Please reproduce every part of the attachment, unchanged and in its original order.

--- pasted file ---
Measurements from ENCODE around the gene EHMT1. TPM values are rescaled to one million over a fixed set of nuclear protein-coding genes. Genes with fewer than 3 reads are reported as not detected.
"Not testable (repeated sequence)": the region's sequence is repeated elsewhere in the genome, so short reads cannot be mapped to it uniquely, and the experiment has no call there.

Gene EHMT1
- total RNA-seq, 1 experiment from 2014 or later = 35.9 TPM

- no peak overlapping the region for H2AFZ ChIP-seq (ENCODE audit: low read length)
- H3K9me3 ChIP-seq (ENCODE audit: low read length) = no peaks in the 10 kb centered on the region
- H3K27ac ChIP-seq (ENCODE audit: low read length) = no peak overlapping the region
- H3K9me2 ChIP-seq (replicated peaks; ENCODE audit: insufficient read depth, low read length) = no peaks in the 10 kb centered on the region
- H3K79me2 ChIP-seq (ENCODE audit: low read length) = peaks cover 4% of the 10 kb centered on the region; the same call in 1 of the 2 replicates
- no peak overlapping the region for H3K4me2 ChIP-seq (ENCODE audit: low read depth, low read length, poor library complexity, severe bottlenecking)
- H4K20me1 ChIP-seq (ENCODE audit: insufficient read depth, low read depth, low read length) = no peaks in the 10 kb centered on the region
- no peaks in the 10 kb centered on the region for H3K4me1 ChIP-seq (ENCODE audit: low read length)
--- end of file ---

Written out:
Measurements from ENCODE around the gene EHMT1. TPM values are rescaled to one million over a fixed set of nuclear protein-coding genes. Genes with fewer than 3 reads are reported as not detected.
"Not testable (repeated sequence)": the region's sequence is repeated elsewhere in the genome, so short reads cannot be mapped to it uniquely, and the experiment has no call there.

Gene EHMT1
- total RNA-seq, 1 experiment from 2014 or later = 35.9 TPM

- no peak overlapping the region for H2AFZ ChIP-seq (ENCODE audit: low read length)
- H3K9me3 ChIP-seq (ENCODE audit: low read length) = no peaks in the 10 kb centered on the region
- H3K27ac ChIP-seq (ENCODE audit: low read length) = no peak overlapping the region
- H3K9me2 ChIP-seq (replicated peaks; ENCODE audit: insufficient read depth, low read length) = no peaks in the 10 kb centered on the region
- H3K79me2 ChIP-seq (ENCODE audit: low read length) = peaks cover 4% of the 10 kb centered on the region; the same call in 1 of the 2 replicates
- no peak overlapping the region for H3K4me2 ChIP-seq (ENCODE audit: low read depth, low read length, poor library complexity, severe bottlenecking)
- H4K20me1 ChIP-seq (ENCODE audit: insufficient read depth, low read depth, low read length) = no peaks in the 10 kb centered on the region
- no peaks in the 10 kb centered on the region for H3K4me1 ChIP-seq (ENCODE audit: low read length)